The complexity and heterogeneous character of learning interactions in Reggio Emilia is exemplified in many places in Malaguzzi’s (1998) writing. I have selected a passage in which he describes how teachers work without preexisting lesson plans, relinquishing their control and content expertise to rely on children’s potentialities and viewing the classroom as a dynamic organism with a variety of fluid moments and directions that can be guided at different paces:

We do know that to be with children is to work one third with certainty and two thirds with uncertainty and the new. The one third that is certain makes us understand and try to understand. We want to study whether learning has its own flux, time and place; how learning can be organized and encouraged; how situations favorable to learning can be prepared; which skills and cognitive schemes are worth bolstering; how to advance words, graphics, logical thought, body language, symbolic languages, fantasy, narrative, and argumentation; how to play; how to pretend; how friendships form and dissipate; how individual and group identities develop; and how differences and similarities emerge.

All this wisdom does not compensate for what we do not know. But not knowing is the condition that makes us continue to search; in this regard we are in the same situation as the children. (Malaguzzi, 1998, p. 89)

As Vecchi (2010) notes, a view of care as an ethical position of social responsiveness and interdependence with the outside world emerges from this invested immersion in the environment.

An Ecology of Care

In Reggio Emilia’s pedagogy, care is about promoting aesthetic engagements that resist indifference and conformity to the rapidly changing environments of global societies. Vecchi (2010) writes that care evolves in

constant daily ways, made up of many actions, of attention and choice, [which] can be a positive element for participation and conscious solidarity with all that surrounds us and with other human beings of all cultures and backgrounds; an indispensable attitude for the future of democracy and the human species. (p. 94)

Such an ecology of care is consistent with Guattari’s (1989/2008) three ecologies and their three levels: It exemplifies a responsible interdependence with the environment (the first ecology); it requires a permanent assessment of how any given environment is transformed and mediated by sociohistorical conditions (the second ecology); and it fosters the formation of new relations and connections through such experiences as sensation, movement, coexistence, and manipulation (the third ecology).

Photodocumentation as Deterritorialization of Childhood

To localize, amplify, and develop emerging learning moments, Reggio Emilia educators use documentation, which involves listening to and taking notes on conversations, observing and taking notes on actions and relations, gathering documents produced by teachers, collecting work produced by students, and taking photos. It also involves the process of interpreting these various documents and discussing their possible impact on the direction of a project (Rinaldi, 1998).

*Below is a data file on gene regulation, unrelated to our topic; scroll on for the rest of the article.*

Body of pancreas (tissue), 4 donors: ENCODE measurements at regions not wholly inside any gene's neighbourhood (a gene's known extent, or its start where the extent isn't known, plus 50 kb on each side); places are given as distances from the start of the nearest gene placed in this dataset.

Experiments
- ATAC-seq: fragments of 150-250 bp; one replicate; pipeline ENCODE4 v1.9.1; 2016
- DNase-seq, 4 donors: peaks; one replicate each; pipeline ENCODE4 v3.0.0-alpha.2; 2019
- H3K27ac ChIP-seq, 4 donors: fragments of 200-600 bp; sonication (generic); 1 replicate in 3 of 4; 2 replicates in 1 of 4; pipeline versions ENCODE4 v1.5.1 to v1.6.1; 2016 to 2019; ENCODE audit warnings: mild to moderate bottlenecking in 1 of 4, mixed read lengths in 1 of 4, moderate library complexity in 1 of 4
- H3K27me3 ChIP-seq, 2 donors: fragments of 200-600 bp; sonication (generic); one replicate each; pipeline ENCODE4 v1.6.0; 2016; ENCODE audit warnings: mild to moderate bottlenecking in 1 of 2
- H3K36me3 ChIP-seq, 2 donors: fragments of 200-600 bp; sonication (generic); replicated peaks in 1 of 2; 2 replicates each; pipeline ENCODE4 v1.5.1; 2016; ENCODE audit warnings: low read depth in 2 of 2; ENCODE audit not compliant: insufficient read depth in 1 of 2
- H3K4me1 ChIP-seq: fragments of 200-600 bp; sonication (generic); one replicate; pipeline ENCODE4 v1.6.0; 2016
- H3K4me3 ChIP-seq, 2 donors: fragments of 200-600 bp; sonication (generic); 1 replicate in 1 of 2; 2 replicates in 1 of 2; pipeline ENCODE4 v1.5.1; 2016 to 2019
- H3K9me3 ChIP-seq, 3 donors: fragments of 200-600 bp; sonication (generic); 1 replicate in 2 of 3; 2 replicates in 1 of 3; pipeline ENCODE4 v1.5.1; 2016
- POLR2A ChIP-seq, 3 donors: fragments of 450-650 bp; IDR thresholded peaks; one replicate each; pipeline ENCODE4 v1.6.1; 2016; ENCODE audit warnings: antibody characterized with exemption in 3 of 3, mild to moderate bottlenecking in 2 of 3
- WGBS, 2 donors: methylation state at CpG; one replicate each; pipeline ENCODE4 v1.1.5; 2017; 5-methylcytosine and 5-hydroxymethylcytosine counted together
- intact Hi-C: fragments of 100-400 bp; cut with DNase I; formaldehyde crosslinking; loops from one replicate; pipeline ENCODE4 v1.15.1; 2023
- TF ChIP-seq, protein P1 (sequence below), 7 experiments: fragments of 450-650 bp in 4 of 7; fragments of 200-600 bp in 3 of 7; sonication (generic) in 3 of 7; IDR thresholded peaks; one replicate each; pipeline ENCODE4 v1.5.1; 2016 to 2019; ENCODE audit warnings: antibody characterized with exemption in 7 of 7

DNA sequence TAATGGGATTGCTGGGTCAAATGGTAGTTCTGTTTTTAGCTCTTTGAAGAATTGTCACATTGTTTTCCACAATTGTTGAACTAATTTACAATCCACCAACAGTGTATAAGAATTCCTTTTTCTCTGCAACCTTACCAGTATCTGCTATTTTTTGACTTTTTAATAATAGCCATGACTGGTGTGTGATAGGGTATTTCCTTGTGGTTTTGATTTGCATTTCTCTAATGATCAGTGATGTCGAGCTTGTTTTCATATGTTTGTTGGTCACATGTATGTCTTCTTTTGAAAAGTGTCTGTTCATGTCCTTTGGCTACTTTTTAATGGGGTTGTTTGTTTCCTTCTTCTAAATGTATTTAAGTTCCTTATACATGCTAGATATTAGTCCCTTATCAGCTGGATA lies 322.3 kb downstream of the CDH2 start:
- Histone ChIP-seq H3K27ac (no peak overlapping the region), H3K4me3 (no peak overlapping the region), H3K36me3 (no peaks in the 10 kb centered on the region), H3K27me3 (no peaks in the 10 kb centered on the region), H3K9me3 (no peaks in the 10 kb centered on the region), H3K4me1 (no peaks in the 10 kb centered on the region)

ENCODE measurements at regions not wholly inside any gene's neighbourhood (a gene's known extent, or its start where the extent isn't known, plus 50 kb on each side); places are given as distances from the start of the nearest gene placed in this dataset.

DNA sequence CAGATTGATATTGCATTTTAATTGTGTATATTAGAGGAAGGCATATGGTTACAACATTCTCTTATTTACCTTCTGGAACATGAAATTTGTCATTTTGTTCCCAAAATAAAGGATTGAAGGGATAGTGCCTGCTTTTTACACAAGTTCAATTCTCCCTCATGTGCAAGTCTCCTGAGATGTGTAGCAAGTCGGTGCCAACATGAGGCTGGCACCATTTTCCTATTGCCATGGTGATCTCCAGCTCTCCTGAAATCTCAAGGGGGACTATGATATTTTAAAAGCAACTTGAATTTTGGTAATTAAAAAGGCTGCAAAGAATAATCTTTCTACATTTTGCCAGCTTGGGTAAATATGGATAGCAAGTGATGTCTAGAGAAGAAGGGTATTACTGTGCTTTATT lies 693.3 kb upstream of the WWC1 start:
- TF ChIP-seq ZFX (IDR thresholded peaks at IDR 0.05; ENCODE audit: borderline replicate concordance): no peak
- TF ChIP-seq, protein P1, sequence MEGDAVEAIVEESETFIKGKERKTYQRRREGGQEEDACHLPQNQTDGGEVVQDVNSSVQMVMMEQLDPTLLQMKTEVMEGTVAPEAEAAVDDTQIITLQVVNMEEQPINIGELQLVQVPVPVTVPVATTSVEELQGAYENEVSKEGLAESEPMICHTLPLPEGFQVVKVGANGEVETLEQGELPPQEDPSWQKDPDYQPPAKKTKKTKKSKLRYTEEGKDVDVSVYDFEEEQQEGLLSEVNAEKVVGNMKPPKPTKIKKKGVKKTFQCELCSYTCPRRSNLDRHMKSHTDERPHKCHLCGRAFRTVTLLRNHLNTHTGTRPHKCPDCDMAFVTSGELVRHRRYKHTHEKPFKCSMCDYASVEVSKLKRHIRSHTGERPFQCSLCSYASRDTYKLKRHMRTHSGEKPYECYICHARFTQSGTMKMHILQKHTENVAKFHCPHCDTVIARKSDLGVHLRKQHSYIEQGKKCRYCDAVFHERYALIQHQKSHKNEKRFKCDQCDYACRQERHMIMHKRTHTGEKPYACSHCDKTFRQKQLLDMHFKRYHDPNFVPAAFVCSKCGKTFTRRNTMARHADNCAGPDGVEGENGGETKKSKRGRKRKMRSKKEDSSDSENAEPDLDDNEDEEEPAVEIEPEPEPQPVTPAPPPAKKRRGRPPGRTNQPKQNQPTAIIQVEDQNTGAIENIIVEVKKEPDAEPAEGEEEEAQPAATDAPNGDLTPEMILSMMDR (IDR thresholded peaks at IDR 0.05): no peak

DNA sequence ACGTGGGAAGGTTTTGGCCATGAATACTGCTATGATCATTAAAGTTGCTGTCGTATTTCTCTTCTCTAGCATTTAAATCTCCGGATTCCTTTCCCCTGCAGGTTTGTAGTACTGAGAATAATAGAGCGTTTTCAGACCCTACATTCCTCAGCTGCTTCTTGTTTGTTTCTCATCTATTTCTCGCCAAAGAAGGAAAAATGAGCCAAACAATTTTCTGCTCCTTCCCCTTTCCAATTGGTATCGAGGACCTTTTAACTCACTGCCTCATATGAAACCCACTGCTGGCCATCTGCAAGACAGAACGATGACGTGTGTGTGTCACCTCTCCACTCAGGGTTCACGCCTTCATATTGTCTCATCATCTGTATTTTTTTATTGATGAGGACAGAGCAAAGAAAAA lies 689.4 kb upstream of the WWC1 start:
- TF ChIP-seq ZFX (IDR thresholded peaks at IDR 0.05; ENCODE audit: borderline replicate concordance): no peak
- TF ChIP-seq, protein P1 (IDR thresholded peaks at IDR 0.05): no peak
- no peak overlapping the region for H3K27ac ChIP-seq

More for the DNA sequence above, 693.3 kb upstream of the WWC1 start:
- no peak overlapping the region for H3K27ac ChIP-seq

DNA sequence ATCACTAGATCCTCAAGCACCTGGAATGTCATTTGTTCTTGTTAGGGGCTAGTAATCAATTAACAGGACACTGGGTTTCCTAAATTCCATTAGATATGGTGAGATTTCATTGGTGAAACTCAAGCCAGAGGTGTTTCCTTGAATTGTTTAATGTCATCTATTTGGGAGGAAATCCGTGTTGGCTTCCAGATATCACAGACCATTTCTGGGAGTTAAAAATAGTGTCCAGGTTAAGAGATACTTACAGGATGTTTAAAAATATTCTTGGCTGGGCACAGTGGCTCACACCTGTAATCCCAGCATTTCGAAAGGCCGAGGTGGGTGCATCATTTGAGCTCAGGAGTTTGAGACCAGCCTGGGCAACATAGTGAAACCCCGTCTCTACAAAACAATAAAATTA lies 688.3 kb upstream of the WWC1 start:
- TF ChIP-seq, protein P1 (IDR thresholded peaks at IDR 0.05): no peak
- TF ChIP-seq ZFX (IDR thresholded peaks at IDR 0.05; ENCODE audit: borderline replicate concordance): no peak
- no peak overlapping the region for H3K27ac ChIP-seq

A key aspect of documentation is the creation of image sequences, also called ministories, centered on capturing the flow of singular moments of individual or small-group learning. Their aim is to communicate to teachers, families, and the community that young children are dependable subjects who not only have needs but who also create intentional and sophisticated actions that are valued by and of interest to adults and other children (Malaguzzi, 1998). Often these ministories present singular moments when learning intensifies. The time frozen in each image combines with time that expands in the cluster of images that compose the ministory. The images tell a story, carrying the complexity of the connections, digressions, choices, and affects comprising a singular learning experience:

[They] make us pause on children’s expressions and actions with one another and in the work they are doing, seeking to convey as much as we can of the learning and atmosphere, the sense of life flowing within the group. It is not a simple thing at all, and one learns by doing it. (Vecchi, 2010, p. 134)

One of the more compelling aspects of Reggio Emilia’s practice of documentation is its criticality. Photodocumentation carries the potential to be successful in capturing the complexity of a learning moment, but it can also fail to do so. It operates in a liminal space, in between the children’s and the teachers’ memories about the lived experience and what the images intend to narrate. It is an indispensable site for critical dialog and reassessment of the viewpoints that we adults use to publicly represent children, the things that capture our attention, and the things that we miss and that might be key for conveying the singularity and complexity of a learning situation. Documentation is, therefore, a site for the resignification of past experiences.